A lot of us buy and sell online. Whether it’s eBay, Facebook Marketplace or Gumtree online sales and the second hand market are booming these days.
Sadly, this means that the scammers are turning a decent profit too. There are ways, however, of protecting yourself.
eBay is fairly safe. They offer their own buyer protection, and the majority of sales and purchases are done via PayPal. Whilst there are still scammers on eBay, the partnership between eBay and PayPal means you have a higher level of protection than you would get on other sites. There are certain points to look out for though
- The adage of “if it’s too good to be true, it probably is” definitely applies here. If you’ve come across an item and it seems far to cheap to be real, there’s a chance it could be counterfeit, or not even exist
- Is the seller or buyer trying to convince you to complete the sale outside of eBay? This is against the terms and conditions of eBay, and there will be no buyer or seller protection should this occur
- Check their feedback. Sure, everyone has to start somewhere, and there are plenty of legitimate first time or low feedback users on eBay. Check to see if there are any negative ratings left. Does the account have a history of selling low value items, and now is suddenly selling big ticket items? That’s a definite warning sign. Some scammers will buy and sell between their own accounts, building up some fake reputation. They then start selling high value items, relying on the confidence their feedback score brings
- Make sure you read the ad properly, and inspect the images of the item. Don’t forget to ask questions to the seller if you have some
- If you’re selling an item, and get a message asking for your details so the buyer can pay more than the asking price, and if you can send it to a third party overseas, definitely ignore the message and report it. This is an old scam, but still catches people out
Facebook is a bit of a minefield at times, too. Buying something locally is generally fine, if you’re meeting face to face for the transaction. COVID-19 concerns aside, meeting face to face is the safest option. Yes, there’s still a risk, but its the safest option for purchasing second hand goods. There are plenty of scammers on Facebook, however, that might say they are unavailable, or they are located in a different state and are happy to post. They will ask for bank transfer / PayID payments and will block you once the money has been sent. There’s plenty of legitimate sellers out there too. It’s good to see if you have any mutual friends that either know, or have dealt with the sellers before. Are the sellers well known in a group you’re a member of? Do you know someone that might be able to check out the item on your behalf?
And then, there’s Gumtree. The butt of many jokes, I’m sure you can either share, or know someone who can share, a horror story or two about Gumtree. For local sales and picking up in person, again its usually fine. There’s the usual risks of picking up stolen / fake gear (Gumtree is definitely not on its own with that risk) when dealing with someone face to face. The biggest risk of Gumtree really comes from interstate buyers and sellers. Gumtree proudly displays the PayPal logo and insists that you can use PayPal on pickup (Gumtree is a subsidiary of eBay, so they do have an existing partnership), however that’s where the biggest risk with Gumtree is.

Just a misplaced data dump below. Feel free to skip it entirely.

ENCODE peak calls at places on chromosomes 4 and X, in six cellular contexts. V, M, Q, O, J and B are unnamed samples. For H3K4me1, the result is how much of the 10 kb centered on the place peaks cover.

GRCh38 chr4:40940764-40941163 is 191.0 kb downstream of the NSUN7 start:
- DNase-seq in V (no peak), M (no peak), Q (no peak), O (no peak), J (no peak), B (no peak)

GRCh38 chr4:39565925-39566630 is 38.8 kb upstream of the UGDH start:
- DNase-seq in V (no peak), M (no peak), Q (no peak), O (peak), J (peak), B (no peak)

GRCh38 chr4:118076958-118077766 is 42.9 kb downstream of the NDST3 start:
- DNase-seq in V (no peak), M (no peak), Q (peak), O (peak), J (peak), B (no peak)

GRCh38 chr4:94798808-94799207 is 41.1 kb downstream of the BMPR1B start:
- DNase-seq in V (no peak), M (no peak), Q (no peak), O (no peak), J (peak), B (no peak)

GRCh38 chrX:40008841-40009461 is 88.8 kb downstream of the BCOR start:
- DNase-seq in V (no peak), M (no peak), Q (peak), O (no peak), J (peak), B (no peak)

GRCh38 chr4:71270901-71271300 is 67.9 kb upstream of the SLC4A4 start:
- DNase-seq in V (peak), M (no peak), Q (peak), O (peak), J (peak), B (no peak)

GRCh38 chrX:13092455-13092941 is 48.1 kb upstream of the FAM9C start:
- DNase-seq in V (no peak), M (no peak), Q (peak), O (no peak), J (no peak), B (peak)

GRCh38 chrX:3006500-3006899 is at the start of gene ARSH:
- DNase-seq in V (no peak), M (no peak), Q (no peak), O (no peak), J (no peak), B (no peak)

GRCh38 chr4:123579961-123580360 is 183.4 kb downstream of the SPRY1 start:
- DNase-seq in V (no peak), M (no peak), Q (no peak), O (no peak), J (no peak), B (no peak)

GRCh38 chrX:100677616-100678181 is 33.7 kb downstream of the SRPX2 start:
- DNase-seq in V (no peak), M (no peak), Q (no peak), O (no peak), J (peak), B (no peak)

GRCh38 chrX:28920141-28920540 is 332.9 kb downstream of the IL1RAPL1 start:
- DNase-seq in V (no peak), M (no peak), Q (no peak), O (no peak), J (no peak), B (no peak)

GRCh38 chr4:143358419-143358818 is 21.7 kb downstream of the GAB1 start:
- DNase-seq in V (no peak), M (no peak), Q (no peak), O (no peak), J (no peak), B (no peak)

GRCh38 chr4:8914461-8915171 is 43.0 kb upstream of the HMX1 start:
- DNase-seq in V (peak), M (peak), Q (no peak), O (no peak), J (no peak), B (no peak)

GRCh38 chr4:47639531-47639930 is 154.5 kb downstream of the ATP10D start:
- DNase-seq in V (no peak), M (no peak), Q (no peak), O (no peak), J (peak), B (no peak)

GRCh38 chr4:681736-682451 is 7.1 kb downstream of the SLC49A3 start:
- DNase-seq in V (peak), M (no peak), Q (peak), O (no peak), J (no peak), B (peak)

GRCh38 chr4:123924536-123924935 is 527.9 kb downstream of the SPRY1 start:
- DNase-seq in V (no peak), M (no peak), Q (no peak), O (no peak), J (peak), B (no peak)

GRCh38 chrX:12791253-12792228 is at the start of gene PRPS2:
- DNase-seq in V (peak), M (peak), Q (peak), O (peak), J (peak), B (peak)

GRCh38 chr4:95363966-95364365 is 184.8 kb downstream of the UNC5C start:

PayPal SPECIFICALLY EXCLUDE Gumtree from buyer and seller protection in their terms and conditions. It’s a fairly well hidden, not advertised point, and many people are not aware of it. Here’s a link to the PayPal terms and conditions section.
I quote “PayPal Buyer Protection does not apply to payments made through Gumtree. Before you pay, carefully inspect the item in person or confirm the service has been completed to your satisfaction. Make sure you are with the seller when you pay. ” So this means, if you were to buy a camera from a seller on the other side of the country, and they never sent it, you lose your money. I personally sold a bulk lot of old IT equipment a few years ago. The buyer was on the other side of the country, and paid for freight. I had all the tracking info, and they disputed that it never arrived, when it was actually delivered to them. PayPal placed a hold on the funds in my account, however when I contacted them they advised that “Because it’s a PayPal transaction, this claim shouldn’t have even been allowed to start” and they closed the claim in my favour.
The best advise I can give for any purchases that are outside of eBay (and believe me, I’ve been scammed on eBay in the past. It cost me a $2000 Apple MacBook that I sold, so I’m not a huge advocate of eBay) is that you should really only purchase second hand goods in a manner that presents the lowest risk, or if it is for an interstate purchased, just understand that there is a chance you may never see the item, or your money, again.
All that said, I’m off to browse eBay and Gumtree!